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View Full Version : how do you thicken bbqsauce?


smokesignals
06-25-2006, 12:35 AM
Just curious if someone knows what makes some bbq sauces thick and sticky. I am playing with a honey and juice glaze but its too runny and wont stick to the ribs.

Thanks in advance.

Bad Santa
06-25-2006, 12:46 AM
Honey, mole asses, jellies, syrups, etc will thicken sauces.....fruit juices will thin out sauces. You can also reduce a sauce to thicken it up some, but the others work faster with better results.

M38A1
06-25-2006, 03:51 AM
What would a tad bit, as in very small amount, of corn starch do?

Woodman
06-25-2006, 06:44 AM
Nothing beats good old "reduction" time in the pan!

Txngent
06-25-2006, 09:33 AM
I'm like Woodman, cooking it down will maintain the original flavor... little more intense.

Uncle Al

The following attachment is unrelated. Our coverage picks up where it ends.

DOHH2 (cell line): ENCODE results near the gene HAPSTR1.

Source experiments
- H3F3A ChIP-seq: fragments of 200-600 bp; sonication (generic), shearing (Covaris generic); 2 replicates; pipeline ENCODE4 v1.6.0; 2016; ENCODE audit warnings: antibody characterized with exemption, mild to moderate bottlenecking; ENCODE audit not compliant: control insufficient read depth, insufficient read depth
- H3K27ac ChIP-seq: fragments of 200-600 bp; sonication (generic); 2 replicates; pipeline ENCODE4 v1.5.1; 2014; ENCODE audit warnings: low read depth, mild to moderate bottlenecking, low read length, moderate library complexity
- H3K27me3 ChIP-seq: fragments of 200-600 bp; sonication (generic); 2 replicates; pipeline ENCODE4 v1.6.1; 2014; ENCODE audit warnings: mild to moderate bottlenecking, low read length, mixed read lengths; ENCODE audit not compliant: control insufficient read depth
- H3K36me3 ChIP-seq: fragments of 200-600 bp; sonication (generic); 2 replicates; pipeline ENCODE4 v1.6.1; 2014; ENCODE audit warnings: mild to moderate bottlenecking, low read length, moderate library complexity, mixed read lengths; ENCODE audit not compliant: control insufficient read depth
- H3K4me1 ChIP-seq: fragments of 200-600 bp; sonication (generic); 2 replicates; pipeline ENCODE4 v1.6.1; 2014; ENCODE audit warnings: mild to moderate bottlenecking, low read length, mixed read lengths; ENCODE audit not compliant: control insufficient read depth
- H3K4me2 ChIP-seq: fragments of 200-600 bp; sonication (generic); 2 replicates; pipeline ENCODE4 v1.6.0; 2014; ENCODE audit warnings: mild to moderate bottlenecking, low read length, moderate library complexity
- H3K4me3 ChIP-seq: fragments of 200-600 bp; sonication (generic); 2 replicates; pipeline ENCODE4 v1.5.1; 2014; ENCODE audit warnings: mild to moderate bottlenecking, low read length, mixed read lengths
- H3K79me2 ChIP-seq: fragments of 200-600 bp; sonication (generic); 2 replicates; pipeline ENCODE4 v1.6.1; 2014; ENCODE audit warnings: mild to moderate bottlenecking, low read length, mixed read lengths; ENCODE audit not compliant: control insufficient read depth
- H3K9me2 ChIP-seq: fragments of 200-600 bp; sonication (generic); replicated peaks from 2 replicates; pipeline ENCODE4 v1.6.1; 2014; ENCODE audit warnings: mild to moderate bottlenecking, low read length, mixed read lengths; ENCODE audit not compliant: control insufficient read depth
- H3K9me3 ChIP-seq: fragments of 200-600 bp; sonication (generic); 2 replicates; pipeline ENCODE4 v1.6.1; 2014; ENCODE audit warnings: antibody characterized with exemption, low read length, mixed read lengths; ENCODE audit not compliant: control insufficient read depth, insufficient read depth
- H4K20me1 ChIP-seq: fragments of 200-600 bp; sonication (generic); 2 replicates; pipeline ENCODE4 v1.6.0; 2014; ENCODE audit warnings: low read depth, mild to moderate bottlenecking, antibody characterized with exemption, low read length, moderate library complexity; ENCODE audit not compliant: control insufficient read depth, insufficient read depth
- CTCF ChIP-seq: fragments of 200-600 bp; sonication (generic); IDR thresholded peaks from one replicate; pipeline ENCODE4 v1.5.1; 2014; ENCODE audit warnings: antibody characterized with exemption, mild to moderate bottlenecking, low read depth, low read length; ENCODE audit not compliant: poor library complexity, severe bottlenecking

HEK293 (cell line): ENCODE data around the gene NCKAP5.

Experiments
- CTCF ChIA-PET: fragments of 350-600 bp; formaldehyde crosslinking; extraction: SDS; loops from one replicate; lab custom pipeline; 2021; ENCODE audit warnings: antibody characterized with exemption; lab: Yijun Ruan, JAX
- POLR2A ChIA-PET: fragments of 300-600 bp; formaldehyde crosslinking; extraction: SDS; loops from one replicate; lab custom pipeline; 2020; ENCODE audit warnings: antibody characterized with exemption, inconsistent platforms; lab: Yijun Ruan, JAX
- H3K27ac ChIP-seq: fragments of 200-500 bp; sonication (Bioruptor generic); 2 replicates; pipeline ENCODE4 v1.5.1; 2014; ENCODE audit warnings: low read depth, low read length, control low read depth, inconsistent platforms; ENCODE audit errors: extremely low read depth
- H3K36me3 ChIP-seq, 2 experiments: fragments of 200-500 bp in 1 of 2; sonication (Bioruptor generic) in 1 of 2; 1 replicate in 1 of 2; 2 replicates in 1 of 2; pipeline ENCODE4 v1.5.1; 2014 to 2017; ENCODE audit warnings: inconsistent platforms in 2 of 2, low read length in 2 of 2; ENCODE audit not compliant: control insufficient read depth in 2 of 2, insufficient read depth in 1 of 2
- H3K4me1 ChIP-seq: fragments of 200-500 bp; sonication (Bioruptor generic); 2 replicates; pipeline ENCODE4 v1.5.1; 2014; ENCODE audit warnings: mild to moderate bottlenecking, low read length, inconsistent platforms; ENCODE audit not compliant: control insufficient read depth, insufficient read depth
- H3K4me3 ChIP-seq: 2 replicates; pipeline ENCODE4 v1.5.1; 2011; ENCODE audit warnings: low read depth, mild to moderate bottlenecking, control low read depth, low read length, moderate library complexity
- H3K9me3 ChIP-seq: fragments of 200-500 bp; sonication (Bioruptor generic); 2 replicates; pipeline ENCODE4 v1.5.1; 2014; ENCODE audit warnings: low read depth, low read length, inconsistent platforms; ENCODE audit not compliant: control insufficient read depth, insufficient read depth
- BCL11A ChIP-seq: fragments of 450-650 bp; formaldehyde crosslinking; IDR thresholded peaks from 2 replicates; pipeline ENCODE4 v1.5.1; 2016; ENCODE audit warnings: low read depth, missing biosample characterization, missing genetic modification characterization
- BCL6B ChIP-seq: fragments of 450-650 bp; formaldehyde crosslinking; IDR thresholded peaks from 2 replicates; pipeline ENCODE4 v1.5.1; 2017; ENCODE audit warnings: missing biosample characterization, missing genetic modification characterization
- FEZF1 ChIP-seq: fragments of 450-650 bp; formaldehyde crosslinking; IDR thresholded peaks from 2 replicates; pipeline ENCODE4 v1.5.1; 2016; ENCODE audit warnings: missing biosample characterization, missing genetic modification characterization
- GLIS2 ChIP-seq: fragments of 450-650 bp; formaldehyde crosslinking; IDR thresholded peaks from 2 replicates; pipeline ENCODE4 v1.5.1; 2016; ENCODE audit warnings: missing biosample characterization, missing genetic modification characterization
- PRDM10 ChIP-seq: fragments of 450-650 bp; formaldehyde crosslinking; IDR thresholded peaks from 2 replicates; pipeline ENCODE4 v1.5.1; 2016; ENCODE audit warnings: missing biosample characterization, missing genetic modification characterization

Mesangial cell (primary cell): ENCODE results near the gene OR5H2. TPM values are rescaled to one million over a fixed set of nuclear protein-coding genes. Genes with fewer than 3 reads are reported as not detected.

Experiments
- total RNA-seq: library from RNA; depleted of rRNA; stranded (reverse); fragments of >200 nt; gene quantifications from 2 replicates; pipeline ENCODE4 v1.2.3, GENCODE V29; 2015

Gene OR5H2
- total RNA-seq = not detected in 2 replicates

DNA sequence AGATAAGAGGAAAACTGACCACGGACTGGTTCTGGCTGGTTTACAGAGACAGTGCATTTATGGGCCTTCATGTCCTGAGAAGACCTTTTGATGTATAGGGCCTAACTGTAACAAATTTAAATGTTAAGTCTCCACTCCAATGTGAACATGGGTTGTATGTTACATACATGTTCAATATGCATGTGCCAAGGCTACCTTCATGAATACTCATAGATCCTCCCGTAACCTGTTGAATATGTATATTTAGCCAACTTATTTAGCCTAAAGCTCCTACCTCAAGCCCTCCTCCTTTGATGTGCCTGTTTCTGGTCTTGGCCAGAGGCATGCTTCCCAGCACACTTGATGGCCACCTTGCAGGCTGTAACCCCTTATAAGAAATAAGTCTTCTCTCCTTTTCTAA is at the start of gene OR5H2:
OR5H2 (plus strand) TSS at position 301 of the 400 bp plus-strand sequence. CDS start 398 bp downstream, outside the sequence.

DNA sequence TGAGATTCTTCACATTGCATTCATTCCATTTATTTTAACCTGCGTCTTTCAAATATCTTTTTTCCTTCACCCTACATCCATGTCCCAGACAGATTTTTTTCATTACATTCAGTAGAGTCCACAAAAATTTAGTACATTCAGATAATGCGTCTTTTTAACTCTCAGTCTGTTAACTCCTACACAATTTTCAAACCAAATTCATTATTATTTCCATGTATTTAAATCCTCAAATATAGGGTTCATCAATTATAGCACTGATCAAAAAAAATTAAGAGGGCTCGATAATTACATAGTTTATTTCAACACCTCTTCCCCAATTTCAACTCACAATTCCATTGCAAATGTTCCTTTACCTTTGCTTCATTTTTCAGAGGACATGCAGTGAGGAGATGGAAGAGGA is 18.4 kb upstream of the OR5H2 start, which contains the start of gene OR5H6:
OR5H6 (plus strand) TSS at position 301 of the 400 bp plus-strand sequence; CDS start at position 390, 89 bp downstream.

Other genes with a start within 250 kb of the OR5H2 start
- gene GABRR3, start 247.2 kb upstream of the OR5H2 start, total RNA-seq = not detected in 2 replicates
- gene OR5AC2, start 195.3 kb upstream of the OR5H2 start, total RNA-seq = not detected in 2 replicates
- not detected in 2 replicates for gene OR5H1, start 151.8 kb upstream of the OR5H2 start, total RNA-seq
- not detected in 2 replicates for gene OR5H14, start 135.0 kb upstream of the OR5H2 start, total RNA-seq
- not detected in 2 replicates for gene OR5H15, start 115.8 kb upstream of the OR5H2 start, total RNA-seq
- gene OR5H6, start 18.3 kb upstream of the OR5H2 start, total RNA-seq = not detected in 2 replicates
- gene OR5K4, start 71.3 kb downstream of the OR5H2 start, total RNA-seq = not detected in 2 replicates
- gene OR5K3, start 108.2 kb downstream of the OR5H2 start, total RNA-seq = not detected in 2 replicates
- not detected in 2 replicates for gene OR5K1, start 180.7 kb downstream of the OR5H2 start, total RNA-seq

06-25-2006, 09:37 AM
Most commercial sauces use high fructose corn syrup or corn syrup solids to create thickness. Also the use of thickened tomato products (ketchup, paste etc.) is common.

I agree with the others, that the best way is good ol' time in the pot.

Al

HockeyDad
06-25-2006, 11:30 AM
Like the others, I've gotten the best results simmerin' it in the pot......Depending on the size of the batch, I generally reduce it for an hour or two, I like it thick. Sometimes though, I kinda forget about it and gets a little thicker than I wanted....

Mic
06-25-2006, 02:04 PM
While we're on the subject of sauces and with no intention of highjacking this thread off the orginal question :oops: I have made up a gallon today and want to put some up in mason jars to give out at my family reunion next Sat. Never done it before! :oops: How do ya seal the jars once the sauce is in em? :? :? Just curious then ya can have the thread back!! :roll: :wink: